|oafish||clumsy; uncultured||blundering, bumbling, graceless|
|obedient||obeying or willing to obey; submissive||well-behaved, compliant, faithful|
|obeisant||showing respect||deferential, reverent, dutiful|
|obsessive||consuming; being consumed||compulsive, controlling, fanatical|
|occupied||active or busy||engrossed, engaged, employed|
|ornery||stubborn; unpleasant in disposition or temper||cranky, grumpy, ill-tempered|
|outcast||rejected or discarded; cast out||unwanted, unaccepted, undesirable|
|outdoorsy||extremely fond of outdoor life||nature-loving|
|outrageous||having the nature of, involving, or doing great injury or wrong; very offensive or shocking||disgraceful, scandalous, startling|
|outspoken||express opinions directly; blunt||candid, forthright, frank|
|overachieving||performing better or accomplishing more than expected||outperforming, intellectual, phenomenal|
|overbold||excessively bold||blatant, conspicuous, shameless|
|overconfident||extremely confident||brash, careless, cocky|
|overcritical||extremely critical||hypercritical, nit-picking, disparaging|
|overextended||exhausted; stressed out||fatigued, overworked, burdened|
|overprotective||excessively protective||vigilant, shielding, restrictive|
|overqualified||having more experience, training, or education than required for a job or position||worldly, scholarly, well-read|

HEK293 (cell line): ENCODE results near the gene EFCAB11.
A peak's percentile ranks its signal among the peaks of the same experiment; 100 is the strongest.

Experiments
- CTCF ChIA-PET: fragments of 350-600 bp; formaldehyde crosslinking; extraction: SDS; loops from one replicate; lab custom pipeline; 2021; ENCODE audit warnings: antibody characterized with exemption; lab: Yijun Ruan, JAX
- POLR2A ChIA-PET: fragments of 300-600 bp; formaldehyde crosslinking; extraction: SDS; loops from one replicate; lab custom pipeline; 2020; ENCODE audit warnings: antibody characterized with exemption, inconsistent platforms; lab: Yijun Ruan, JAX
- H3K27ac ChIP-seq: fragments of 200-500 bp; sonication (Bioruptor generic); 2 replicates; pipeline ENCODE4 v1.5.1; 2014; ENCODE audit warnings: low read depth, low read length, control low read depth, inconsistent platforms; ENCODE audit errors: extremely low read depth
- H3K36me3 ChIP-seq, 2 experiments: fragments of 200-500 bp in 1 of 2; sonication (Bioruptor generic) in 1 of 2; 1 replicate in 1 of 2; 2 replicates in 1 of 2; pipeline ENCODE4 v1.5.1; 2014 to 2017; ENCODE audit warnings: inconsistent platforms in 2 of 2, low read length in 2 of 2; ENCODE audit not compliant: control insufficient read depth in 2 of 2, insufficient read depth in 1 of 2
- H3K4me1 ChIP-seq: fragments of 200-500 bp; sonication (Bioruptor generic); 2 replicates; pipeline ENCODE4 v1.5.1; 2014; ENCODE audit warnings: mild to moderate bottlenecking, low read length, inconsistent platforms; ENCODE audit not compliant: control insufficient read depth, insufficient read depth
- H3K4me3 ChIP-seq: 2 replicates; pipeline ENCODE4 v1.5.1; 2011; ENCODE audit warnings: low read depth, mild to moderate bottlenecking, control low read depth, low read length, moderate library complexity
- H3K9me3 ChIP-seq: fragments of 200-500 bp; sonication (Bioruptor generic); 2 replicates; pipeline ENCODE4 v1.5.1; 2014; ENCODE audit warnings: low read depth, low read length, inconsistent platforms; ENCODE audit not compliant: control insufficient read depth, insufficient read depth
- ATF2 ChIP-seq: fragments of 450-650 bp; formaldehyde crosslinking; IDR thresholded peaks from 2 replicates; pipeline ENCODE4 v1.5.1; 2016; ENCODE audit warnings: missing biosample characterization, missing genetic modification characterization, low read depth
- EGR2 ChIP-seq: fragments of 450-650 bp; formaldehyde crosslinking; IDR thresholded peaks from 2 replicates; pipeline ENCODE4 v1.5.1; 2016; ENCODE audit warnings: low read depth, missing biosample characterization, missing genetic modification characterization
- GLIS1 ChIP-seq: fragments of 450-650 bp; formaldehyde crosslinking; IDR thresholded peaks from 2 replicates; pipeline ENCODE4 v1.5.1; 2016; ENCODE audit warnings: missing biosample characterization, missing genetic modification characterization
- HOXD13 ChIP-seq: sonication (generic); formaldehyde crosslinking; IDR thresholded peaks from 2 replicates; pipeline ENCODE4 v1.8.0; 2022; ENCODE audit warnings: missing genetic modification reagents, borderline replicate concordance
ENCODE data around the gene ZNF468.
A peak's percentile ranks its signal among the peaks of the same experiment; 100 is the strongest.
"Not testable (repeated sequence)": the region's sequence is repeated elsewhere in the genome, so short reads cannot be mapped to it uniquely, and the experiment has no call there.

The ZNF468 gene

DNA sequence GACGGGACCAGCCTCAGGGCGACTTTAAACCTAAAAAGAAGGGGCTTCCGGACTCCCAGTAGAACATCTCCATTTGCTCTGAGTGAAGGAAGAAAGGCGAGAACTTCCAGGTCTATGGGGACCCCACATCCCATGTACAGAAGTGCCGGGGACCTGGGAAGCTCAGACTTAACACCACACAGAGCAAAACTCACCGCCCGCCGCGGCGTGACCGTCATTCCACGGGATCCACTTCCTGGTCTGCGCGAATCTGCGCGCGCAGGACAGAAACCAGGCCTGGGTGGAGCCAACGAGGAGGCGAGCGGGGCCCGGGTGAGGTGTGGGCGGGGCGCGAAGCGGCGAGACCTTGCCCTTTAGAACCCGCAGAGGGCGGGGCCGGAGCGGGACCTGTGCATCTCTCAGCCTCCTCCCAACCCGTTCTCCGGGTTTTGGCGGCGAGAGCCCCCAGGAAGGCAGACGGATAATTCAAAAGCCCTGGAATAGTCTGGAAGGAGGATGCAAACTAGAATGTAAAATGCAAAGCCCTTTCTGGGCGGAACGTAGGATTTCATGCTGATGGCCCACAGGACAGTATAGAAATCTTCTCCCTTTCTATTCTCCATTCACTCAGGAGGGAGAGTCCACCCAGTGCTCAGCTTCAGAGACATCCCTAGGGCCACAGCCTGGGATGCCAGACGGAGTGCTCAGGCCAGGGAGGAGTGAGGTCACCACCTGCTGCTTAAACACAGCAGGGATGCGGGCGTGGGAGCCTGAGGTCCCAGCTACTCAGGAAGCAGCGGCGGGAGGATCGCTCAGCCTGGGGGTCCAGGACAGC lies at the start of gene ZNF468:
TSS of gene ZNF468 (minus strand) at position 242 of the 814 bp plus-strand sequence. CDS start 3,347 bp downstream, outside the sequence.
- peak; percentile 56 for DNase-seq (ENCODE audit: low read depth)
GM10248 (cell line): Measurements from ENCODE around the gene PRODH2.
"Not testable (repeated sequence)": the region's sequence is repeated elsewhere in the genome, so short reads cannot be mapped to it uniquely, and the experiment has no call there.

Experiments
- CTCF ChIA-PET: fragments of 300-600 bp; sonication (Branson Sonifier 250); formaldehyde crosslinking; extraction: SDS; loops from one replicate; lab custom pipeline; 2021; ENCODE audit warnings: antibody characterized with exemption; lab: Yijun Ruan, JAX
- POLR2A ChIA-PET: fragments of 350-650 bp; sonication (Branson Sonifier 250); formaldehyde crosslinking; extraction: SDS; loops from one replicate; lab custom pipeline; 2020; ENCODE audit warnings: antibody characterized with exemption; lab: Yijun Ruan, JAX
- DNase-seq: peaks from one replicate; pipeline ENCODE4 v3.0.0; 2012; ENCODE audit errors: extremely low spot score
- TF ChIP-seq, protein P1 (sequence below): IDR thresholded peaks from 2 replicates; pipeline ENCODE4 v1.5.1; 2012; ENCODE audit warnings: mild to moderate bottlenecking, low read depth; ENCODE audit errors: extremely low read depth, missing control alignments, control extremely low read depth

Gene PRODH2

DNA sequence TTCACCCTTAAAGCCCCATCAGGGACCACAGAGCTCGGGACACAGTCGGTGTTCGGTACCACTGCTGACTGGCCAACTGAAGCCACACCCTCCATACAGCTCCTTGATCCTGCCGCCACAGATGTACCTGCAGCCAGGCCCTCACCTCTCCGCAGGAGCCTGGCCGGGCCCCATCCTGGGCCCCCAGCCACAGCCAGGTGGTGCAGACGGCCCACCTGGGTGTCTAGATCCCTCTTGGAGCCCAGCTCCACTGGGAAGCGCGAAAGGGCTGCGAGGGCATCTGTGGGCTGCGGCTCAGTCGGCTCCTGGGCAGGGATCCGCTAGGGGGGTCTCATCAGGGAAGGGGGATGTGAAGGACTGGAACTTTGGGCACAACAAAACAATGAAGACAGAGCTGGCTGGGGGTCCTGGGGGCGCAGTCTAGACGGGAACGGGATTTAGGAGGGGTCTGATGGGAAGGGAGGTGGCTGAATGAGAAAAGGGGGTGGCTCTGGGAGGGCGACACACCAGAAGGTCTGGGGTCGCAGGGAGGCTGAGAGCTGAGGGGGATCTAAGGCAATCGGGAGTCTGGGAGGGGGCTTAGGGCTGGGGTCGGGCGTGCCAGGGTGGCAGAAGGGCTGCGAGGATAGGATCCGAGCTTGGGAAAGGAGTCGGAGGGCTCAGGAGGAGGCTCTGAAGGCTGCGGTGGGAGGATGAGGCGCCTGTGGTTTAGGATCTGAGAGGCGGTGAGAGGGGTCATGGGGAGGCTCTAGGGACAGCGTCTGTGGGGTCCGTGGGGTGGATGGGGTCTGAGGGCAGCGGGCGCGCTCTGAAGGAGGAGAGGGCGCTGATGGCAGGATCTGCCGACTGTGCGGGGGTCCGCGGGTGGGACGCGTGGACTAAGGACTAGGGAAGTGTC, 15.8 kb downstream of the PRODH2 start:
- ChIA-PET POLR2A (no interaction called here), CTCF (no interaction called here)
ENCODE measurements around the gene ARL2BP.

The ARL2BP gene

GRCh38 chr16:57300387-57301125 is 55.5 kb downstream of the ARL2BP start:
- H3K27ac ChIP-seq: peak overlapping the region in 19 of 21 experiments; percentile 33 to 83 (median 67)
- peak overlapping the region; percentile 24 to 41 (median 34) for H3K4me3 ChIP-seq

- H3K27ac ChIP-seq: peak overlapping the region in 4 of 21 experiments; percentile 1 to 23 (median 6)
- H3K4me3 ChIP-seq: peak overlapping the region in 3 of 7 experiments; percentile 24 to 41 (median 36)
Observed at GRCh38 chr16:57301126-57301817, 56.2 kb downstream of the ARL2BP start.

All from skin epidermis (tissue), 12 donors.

|overwrought||extremely excited or agitated||frantic, emotional, worked-up|
Knowing all these adjectives that start with “O” is just half the battle. You have to learn how to actually use them until you feel overconfident and overqualified.
- My open-minded friend was willing to try just about anything at least once.
- I had the onerous task of alphabetizing all of our spices and condiments.
- She made a one-of-a-kind mug in her ceramics class.
- Despite his offbeat personality, he was extremely relatable and easy to get along with.
- He was ashamed of the glass cup that had gotten increasingly opaque from sitting on his desk for so long.
- After weeks of being under construction, the elevator was finally operable.
- The obnoxious combination of screaming kids and someone practicing the bagpipes made it hard for him to get any rest.
- He was worried about the ominous work email that simply read, “Do you have time to talk?”
- Aside from the occasional pepperoni pizza, his diet was mostly vegetarian.
- The oppressive heat made it hard for her to want to do anything other than read in an air-conditioned cafe.
- The French fries were oily, but that’s exactly how he liked them.
- Our outgoing friend was always talking to strangers and making friends with store workers.
- This seemed like an opportune moment to remind the kids not to push and shove each other when the bell rang.
- The final exam involved a written test and an oral presentation.
- Whenever he felt himself losing hope, he talked to his optimistic friend.
- She appreciated the fine artistry and ornate details in the statue.
- The camp ranger taught us about the omnivorous bears that loved to eat meat, roots, and marshmallows.
- The overjoyed team learned they had two days off this week.
- The whole class did such an outstanding job on the test that she told them they’d have pizza and ice cream to celebrate.
- They spent two hours discussing the optimum amount of salsa for tortilla chips.
With your brain overloaded with adjectives starting with “O,” you can expand your vocabulary further with other parts of speech. Learning more words that start with “O” will improve your writing and conversational abilities, and it just might help you get the winning score in your word games.